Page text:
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A poisoned chalice for landlords

wantspacegotspace.co.uk - A poisoned chalice for landlordsLandlords may have celebrated following the Goldacre ruling in 2009 but recent events have left a very bitter taste in their mouths says commercial property agent Prop-Search, as a rising number of high street brands have gone into administration.

The decision by the court in the Goldacre (Offices) Limited v Nortel UK Limited (in administration) case had significant implications because administrators could no longer calculate rent on a daily basis and had to pay for a full quarter.  Landlords were delighted with the outcome as they received the whole quarter’s rent in advance, which could potentially compensate them for losses incurred if the administrators vacated and left a void period.

However, the ruling created a degree of uncertainly that where an administrator is appointed after a rent payment date, which was subsequently not paid, then the outstanding rent becomes an unsecured claim.  

Samantha Jones, an Agency Surveyor at Prop-Search says: “The lack of clarity has recently caused big problems for landlords who were dealt a further blow after the High Court enforced the Goldacre ruling and declared that rent which falls due before a company collapses should not be classed as an administration expense, even if the administrators continue to use the property during the rent period.”  

“Over the last year, as the economic downturn has bitten and more and more businesses have entered into administration, landlords have been left increasingly frustrated and out of pocket.”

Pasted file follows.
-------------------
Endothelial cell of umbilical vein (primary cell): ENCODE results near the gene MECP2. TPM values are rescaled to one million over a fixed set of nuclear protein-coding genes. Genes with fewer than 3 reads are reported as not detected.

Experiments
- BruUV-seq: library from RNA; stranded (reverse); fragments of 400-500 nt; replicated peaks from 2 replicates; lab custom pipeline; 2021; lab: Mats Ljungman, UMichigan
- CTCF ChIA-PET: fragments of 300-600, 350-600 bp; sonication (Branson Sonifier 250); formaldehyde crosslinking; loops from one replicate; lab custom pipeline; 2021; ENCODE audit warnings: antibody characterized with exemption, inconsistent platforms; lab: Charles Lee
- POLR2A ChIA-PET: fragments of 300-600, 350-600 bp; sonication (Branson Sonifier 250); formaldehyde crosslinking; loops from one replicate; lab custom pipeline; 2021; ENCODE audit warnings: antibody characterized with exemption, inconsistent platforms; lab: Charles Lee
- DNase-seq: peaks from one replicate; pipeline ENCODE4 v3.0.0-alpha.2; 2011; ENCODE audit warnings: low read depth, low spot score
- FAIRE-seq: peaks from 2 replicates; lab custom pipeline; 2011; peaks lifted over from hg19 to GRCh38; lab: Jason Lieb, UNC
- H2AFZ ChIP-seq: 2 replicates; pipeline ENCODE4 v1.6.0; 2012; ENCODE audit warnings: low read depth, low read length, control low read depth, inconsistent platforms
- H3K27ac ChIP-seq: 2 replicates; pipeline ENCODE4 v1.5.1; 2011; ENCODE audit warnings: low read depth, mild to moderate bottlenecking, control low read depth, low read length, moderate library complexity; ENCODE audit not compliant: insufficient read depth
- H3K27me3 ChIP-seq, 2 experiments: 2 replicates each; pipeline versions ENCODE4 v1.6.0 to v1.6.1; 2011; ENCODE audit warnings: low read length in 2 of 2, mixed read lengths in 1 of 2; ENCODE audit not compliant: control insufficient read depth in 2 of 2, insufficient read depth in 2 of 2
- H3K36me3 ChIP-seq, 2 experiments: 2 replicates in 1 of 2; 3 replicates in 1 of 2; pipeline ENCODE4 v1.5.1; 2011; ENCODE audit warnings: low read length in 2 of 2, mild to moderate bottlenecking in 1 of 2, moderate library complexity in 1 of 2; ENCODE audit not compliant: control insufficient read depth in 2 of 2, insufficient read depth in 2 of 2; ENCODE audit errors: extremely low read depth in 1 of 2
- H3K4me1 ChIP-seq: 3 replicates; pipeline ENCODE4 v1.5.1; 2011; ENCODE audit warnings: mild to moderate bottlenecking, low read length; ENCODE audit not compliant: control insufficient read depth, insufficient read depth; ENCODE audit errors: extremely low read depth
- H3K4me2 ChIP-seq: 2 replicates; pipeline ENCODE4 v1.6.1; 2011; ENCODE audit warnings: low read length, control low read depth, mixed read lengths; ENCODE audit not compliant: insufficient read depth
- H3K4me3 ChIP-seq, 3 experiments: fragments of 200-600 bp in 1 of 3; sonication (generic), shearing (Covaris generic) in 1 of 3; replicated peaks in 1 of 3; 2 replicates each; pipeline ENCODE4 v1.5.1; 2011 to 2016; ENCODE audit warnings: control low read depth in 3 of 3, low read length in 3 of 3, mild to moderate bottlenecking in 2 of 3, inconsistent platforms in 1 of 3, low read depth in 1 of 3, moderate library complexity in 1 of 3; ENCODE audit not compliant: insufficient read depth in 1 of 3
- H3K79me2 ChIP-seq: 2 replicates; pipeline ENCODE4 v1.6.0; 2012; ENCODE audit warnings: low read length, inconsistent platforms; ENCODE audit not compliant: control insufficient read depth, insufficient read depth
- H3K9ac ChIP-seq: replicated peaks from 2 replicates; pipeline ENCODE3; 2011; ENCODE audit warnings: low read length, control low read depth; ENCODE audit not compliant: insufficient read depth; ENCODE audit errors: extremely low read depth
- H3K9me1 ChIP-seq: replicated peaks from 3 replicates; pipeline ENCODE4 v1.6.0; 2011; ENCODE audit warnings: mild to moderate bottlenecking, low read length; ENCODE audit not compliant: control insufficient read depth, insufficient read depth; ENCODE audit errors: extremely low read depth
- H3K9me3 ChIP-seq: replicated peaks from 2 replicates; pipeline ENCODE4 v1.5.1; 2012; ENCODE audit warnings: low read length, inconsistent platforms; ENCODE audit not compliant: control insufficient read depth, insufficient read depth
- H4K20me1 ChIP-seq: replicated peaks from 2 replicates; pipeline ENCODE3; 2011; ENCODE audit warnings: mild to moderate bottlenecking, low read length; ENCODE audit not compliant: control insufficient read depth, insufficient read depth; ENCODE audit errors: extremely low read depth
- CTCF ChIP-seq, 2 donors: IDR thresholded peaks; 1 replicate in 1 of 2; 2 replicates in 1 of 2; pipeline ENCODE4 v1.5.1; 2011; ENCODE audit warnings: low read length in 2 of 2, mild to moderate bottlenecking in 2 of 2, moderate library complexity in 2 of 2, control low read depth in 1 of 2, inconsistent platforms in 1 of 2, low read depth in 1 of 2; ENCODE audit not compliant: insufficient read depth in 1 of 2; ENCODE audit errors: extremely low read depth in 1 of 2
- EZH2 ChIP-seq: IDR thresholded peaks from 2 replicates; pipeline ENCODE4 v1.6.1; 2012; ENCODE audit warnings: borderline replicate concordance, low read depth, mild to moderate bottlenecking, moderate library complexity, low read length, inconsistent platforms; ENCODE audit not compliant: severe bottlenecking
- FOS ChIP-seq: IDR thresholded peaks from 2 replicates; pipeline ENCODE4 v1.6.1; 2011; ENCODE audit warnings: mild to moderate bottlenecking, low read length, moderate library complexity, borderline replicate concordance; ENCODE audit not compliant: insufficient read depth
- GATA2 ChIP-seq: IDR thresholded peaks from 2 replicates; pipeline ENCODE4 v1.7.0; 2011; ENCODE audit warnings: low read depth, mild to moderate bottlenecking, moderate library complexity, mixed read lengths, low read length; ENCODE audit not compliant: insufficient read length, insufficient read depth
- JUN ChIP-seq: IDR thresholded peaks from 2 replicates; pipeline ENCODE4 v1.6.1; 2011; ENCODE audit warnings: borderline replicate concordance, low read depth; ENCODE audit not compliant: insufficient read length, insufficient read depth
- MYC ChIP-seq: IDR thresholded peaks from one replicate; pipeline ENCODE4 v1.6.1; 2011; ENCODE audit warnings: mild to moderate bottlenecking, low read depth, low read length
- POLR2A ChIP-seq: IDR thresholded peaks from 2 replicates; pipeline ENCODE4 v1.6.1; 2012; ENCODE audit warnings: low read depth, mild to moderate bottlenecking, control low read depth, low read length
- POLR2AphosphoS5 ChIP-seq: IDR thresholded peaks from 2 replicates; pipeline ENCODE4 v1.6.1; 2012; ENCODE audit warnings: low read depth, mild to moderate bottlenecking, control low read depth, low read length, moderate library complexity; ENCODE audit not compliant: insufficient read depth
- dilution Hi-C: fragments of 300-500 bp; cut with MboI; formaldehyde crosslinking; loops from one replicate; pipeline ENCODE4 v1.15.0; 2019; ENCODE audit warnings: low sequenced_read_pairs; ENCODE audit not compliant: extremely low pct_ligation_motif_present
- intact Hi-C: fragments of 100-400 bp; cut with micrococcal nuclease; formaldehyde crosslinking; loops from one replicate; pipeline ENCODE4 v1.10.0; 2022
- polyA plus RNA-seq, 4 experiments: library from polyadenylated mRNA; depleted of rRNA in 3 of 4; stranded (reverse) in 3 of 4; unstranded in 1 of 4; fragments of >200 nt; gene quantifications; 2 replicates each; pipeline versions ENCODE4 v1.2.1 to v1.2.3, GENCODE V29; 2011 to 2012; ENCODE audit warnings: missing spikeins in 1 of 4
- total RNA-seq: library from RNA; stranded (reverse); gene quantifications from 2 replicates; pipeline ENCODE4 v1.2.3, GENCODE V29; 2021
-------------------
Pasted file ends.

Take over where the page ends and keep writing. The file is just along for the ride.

An example of the heightening problem is highlighted by the retailer Game, which went into administration on 26th March 2012, the day after the quarter’s rent was due.  The landlord had no chance of receiving any payment for that quarter and was not be able to recover possession of the properties while the administration was in effect.

Samantha adds: “Initially, the Goldacre case appeared to give some formality and uniformity to the rules surrounding payment of rent by administrators.  However, the decision and subsequent High Court ruling has, in fact, created a win/lose situation where one party ends up out of pocket, which seems inequitable, and so we have landed up in a position that neither the landlord nor administrator necessarily wants.”

The current situation has, in the majority of cases, given administrators acting for tenants the upper hand, which has served only to frustrate relationships between the two parties.  The relationship has soured further because the ruling has led to the emergence of tactical games - as appointing an administrator is often timed to the day after the rent is due to avoid payment for that quarter.

Samantha concludes: “There needs to be some stringent guidelines in place as a fall-back for when communications between landlord and administrators fail, but the current situation needs to be changed.  A pay-as-you-go approach to rents may be the answer.  However, greater co-operation, negotiation and the return to common sense practices is probably a better way forward.”

Posted by The Editor (wantspacegotspace) on 8th July 2013 (updated 13/07/2013)

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